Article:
Could this instead be imputed righteousness, the active obedience of Christ?

Judge me, O Yahweh, according to my Savior’s obedience

The difficulty with this suggestion is that we understand imputed righteousness as an “alien” righteousness, a robe that we receive (e.g., Isa. 61:10). David, however, is talking about what is “in me,” in “minds and hearts.”

Calvin suggests that it is a relative or comparative righteousness, when measured against David’s adversaries. He writes of Psalm 7:

The subject here treated of is not how he could answer if God should demand from him an account of his whole life; but, comparing himself with his enemies, he maintains and not without cause, that, in respect of them, he was righteous. But when each saint passes under the review of God’s judgment, and his own character is tried upon its own merits, the matter is very different, for then the only sanctuary to which he can betake himself for safety, is the mercy of God.

This seems somewhat plausible, but unsatisfying. We are still on a treadmill of obedience, only now it is a relativistic one, which makes David’s appeal rather cheap. Why would David not rather appeal to God’s mercy if this was the case?

The answer lies in returning to our observation above that faith is more fundamental than obedience. Skipping a couple chapters back to Psalm 5, Calvin has an insightful comment concerning God’s righteousness:

The righteousness of God, therefore, in this passage, as in many others, is to be understood of his faithfulness and mercy which he shows in defending and preserving his people.

If we understand human righteousness in the same way, that yields the following interpretation:

Judge me, O Yahweh, according to my faithfulness to you and your covenant

Such faithfulness has a number of components. First, it begins with faith: it trusts in God, his goodness and his promises. Second, this faith obeys, because God can be trusted to give us good and wholesome commands, and he can be trusted to be working out what is best for us even if our obedience proves very costly or painful. But third, this faith also grabs hold of God’s provision of a sacrifice for sin when we fail to trust and obey. To be faithful is to regularly confess our sins, repent, and move on in the joy of forgiveness. In this sense, we can be righteous without being sinless, a people who meet with God at mountains and altars. This is the sense in which Zechariah, Elizabeth and Simeon were righteous (Luke 1-2), and in which Noah (Gen. 6), Abraham (Gen. 15) and David were righteous. The righteous shall live by his faith (Hab. 2:4).

Another way of putting this is to say that we have entrusted ourselves wholly to God and not to ourselves or others; that this thorough-going trust is the basis of all righteousness; and thus we are pleading with God that he would not put us to shame for trusting in him:

In you they trusted and were not put to shame. — Ps. 22:5

O my God, in you I trust;
let me not be put to shame;
let not my enemies exult over me.
Indeed, none who wait for you shall be put to shame;
they shall be ashamed who are wantonly treacherous. — Ps. 25:2-3

Let me not be put to shame, for I take refuge in you. — Ps. 25:20

And many more. All this is to say that it is a short hop from appealing to our righteousness (God, I have entrusted myself to you!) to God’s righteousness (I know you will be faithful to deliver me!). This is a persistent pattern; for example:

In you, O Lord, do I take refuge;
let me never be put to shame;
in your righteousness deliver me! — Ps. 31:1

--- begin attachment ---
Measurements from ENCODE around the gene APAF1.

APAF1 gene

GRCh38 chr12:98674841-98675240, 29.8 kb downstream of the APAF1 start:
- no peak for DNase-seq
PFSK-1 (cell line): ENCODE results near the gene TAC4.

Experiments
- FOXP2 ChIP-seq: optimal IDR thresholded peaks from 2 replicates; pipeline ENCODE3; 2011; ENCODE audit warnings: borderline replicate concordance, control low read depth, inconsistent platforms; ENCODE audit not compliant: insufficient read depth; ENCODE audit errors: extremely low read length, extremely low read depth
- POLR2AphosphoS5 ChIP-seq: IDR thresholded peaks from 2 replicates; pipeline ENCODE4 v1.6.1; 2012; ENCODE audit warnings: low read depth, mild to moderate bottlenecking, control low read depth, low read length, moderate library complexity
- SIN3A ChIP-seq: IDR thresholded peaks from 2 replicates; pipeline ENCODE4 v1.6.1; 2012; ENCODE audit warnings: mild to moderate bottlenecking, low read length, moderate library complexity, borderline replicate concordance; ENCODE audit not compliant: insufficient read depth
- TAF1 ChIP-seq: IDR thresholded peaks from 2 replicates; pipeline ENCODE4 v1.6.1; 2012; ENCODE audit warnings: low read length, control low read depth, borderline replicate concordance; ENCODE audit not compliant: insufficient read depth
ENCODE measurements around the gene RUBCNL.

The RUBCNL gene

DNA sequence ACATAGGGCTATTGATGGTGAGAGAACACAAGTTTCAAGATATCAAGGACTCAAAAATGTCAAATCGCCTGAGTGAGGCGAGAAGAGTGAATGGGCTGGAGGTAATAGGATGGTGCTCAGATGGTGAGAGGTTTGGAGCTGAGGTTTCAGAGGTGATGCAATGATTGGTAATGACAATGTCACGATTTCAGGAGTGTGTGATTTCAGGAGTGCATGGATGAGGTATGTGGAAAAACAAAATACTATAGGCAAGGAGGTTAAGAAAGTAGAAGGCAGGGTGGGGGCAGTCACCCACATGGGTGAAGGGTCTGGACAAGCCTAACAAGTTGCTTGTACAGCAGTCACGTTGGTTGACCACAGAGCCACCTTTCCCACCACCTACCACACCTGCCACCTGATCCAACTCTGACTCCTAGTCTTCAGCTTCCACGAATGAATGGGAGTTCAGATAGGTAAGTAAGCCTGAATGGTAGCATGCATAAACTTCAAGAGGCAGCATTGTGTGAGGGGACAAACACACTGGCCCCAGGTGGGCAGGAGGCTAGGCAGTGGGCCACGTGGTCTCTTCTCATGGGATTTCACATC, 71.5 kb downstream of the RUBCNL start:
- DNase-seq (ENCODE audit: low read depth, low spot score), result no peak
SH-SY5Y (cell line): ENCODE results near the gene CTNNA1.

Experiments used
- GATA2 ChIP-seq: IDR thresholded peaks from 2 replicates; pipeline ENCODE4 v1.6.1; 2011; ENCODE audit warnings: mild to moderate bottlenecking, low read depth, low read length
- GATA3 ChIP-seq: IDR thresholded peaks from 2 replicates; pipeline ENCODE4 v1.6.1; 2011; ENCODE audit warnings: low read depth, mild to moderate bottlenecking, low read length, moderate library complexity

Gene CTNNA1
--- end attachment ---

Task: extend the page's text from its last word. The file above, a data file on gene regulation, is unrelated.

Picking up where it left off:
Fittingly, this is how Psalm 7 ends up:

The Lord judges the peoples;
judge me, O Lord, according to my righteousness
. . .
I will give to the Lord the thanks due to his righteousness,
and I will sing praise to the name of the Lord, the Most High.

It is because God is righteous and faithful that we can put our complete trust in him. Because of his faithfulness we can be sure that he will vindicate our trust in him.

But we should take care; we cannot always substitute faithfulness for righteousness any more than we could substitute perfect obedience earlier. It is right for us to formulate systematic definitions of words like this, but we also must recognize that the Spirit uses words in Scripture in varied ways.

For example, when Isaiah says that “our righteous deeds are like a polluted garment” (Isa. 64:6), he indicates that Israel’s righteousness has become a mere shell of selective external obedience — they have ceased to walk by faith, to obey the weightier matters of the law, and to truly repent of their sins. They have become faithless. In Luke 18:9ff, Luke draws attention to the irony of righteousness having anything to do with trust in oneself, so here again it has become an empty shell of genuine righteousness.

Paul also uses the word in varied ways. He sometimes uses it to point out that the Jews’ so-called righteousness has become faithless. For example, Romans 5:7 reads the reverse of what one would expect; this seems to me a scathing condemnation, as though it should have been translated with scare quotes. Earlier, when Paul says that “none is righteous” (Rom. 3:10), he is obviously using it in a different sense. He is quoting Psalm 14, where David applies this statement to “the fool,” to “evildoers” and to the “children of man,” but takes comfort because “God is with the generation of the righteous” (i.e., the children of God). It is possible that Paul is applying Psalm 14 in a new direction, to all people everywhere. But there are better passages he could have used if he had wanted to make that point (e.g., Ps. 51:5). It seems more likely to me that he is saying something more subtle. Paul is not saying that no one anywhere is righteous; rather, he is making the provocative application of Psalm 14 to the Jews. They have ceased to be God’s righteous people and have become boastful evildoers, enemies of Jesus and his church. Thus, the deepest sense in which sin caused grace to abound (Rom. 5:20-6:1), in which good was brought about by evil (Rom. 3:8), is that the evil act of crucifying Jesus brought about the salvation of the world.